The Crucible A joint cast from Melbourne High School and Mac. Robertson Girls’ High School were recently involved in a production of Arthur Miller’s The Crucible. The cast, led by Gilbert Stalinsfield as John Proctor and Greta Nash as Elizabeth Proctor, had the ability to mesmerize the audience for an the entirety of the entertainer.
Director Anne-Marie Brownhill’s interpretation of the play, while short, allowed for each actor to contribute his or her own concepts to the story without getting rid of the overlying style of the empowerment supplied through lies and playing on individuals’s fears.
Each star showed a deep understanding of the plot and had the ability to communicate the message about McCarthyism and the importance of the witch hunts for the way people were suspected and maltreated in the 50s when McCarthy was most prominent. Miller’s work successfully highlights the parallels in between the series of events that took place in the late 1600s referred to as the Salem Witch Trials and the events that had actually been happening during the time that The Crucible was written in the 1950s. The combined cast from Melbourne High School and Mac.
Robertson Girls’ High School were exceptionally impressive in their presentation of these issues and the impacts that these scenarios can have. Leading the female cast was Year 11 Alexandria Liistro. A shock option for the function, Liistro understood her character and was able to depict the vindictive Abigail Williams to excellence. The seduction of John Proctor and lying to the judges appeared to come naturally in this terrific efficiency, which employed the method of realism to allow the character to be understood by the audience.
It was difficult to discover a member of the audience who, after seeing the play, didn’t feel a sense of disgust towards the method Williams had acted throughout the plot. Liistro appeared to use this ridicule shown towards her and her character by not just the audience however also the actors on phase. She truly revealed the manipulative nature of Abigail Williams. The gentle huge James Ness was very cleverly selected to play Judge Danforth, the deputy governor of Massachusetts that commanded the Salem Witch Trials in this play. Ness’ giant stature and flourishing voice commanded attention as he provided a pitch-perfect performance.
The way in which Ness had the ability to control a whole act with his existence throughout the trials of Elizabeth Proctor, played by Greta Nash, made for extremely intense and enjoyable theatre. Ness was likewise able to communicate the subtle empathy that Danforth has when he is offering Proctor the opportunity to save his own life by admitting to the abhorrent crime of devil-worshipping. The power in the shipment of every line by James Ness sent shivers through the audience and kept them interested from the very first time he is seen on stage until completion of the play. The choice of costuming was very successful in depicting the real intents of each character.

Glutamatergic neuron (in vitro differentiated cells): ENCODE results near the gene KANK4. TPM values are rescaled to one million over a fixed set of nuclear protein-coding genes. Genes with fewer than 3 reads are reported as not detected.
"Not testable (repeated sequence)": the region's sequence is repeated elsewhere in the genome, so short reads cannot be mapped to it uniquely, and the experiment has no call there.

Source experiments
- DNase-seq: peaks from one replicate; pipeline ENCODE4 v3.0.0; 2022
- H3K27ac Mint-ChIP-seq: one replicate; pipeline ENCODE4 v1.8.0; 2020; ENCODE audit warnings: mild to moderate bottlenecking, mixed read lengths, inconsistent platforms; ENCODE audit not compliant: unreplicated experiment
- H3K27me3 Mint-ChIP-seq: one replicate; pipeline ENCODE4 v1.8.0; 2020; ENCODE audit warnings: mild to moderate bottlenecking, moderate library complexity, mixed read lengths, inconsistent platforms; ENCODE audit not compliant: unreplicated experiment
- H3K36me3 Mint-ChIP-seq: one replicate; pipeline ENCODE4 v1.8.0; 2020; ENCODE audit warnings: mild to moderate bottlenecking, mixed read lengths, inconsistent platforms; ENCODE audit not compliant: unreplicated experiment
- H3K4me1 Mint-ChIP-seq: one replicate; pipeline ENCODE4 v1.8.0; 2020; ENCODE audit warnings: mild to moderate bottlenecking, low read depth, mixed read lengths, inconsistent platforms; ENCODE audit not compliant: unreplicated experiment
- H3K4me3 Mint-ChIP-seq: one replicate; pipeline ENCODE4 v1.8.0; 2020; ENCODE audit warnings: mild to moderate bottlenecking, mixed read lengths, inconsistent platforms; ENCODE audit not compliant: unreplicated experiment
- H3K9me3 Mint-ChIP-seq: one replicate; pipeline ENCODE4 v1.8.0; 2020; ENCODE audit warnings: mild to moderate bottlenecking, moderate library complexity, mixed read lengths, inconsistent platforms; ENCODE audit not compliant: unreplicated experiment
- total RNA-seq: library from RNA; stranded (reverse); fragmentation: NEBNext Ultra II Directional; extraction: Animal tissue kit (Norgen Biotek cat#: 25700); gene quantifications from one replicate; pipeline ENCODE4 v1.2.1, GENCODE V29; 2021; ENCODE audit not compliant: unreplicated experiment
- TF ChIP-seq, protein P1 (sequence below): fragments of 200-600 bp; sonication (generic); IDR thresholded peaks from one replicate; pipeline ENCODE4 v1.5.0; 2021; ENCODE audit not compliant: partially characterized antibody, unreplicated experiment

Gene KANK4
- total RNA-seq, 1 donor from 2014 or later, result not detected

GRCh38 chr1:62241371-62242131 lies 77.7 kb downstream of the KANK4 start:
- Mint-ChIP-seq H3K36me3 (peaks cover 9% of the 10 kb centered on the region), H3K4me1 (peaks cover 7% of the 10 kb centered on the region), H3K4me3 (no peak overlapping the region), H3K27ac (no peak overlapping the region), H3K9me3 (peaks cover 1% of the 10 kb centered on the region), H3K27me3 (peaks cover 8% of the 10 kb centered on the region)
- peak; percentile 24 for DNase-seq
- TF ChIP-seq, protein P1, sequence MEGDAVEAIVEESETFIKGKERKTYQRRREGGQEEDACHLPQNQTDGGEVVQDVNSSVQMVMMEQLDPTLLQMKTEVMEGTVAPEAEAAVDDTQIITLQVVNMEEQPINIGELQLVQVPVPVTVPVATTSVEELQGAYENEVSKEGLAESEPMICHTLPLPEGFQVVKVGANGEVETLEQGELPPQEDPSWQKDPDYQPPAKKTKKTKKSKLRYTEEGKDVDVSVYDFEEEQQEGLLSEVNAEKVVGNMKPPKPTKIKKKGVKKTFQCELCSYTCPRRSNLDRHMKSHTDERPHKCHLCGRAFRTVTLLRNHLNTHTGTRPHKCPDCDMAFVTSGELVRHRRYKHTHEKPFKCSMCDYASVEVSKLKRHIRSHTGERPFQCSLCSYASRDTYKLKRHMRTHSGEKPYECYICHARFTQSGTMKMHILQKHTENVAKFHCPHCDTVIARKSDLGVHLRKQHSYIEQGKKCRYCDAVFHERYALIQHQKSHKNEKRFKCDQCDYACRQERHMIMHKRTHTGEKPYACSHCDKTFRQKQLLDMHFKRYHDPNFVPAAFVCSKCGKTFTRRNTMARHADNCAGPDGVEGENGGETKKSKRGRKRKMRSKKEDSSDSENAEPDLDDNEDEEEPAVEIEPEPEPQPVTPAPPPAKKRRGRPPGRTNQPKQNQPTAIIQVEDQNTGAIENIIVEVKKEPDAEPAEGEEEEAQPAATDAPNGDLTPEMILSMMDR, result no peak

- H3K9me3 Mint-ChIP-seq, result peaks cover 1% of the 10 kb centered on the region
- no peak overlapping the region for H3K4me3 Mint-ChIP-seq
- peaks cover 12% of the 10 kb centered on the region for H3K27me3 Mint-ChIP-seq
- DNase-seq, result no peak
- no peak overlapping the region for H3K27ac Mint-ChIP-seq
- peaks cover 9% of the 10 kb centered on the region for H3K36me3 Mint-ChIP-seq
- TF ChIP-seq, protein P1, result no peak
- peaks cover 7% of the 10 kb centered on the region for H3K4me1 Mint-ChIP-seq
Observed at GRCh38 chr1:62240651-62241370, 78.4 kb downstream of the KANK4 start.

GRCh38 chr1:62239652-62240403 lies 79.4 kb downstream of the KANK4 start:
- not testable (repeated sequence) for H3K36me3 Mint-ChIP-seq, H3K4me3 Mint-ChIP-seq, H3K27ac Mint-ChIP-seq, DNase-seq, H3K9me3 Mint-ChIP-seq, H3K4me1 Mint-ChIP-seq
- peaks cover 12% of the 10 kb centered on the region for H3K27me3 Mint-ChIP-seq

Abigail Williams was dressed in a black with a red headband, revealing the evil that litters her soul, while the remainder of the girls that were affirming versus ‘the devil’ in court were using black with green headbands, revealing the confusion and sickness that controlled their understanding of what they were doing. The green of the headbands worn by the group of girls were matched with the green light utilized in the first act when Betty Paris has fallen sick due to the witchcraft that has been carried out. Both John Proctor and Elizabeth Proctor wore lighter colours dominated by white and light greys.
This choice of colour was to display the purity and innocence of these two people, in spite of what was occurring around them. Secondary characters that cared only a little bit about the witch trials that were taking place but only for selfish reasons, like Giles Corey, were placed in outfits controlled by greys to show both the great and the evil in them. The set design and instructions for this interpretation of The Crucible was extremely well thought out. The early acts of the performance are controlled by a very crowded stage by both stars and props. This contributes to the effect of the confusion that is planned showed throughout the beginning of the play.
As the acts continue, it appears as though there is a growing number of empty area on the phase to permit the genuine message of the play to be conveyed through the words of the story and the efficiency of the stars. The phase for the final act is completely bare and really couple of stars are on stage simultaneously. This set being removed for this section was so that the raw feeling provided through the acting was more effective and more easily observed and comprehended. The set appears to be a sign for reasoning and selflessness. As the play continues, so does the reasoning and altruism displayed by any of the characters.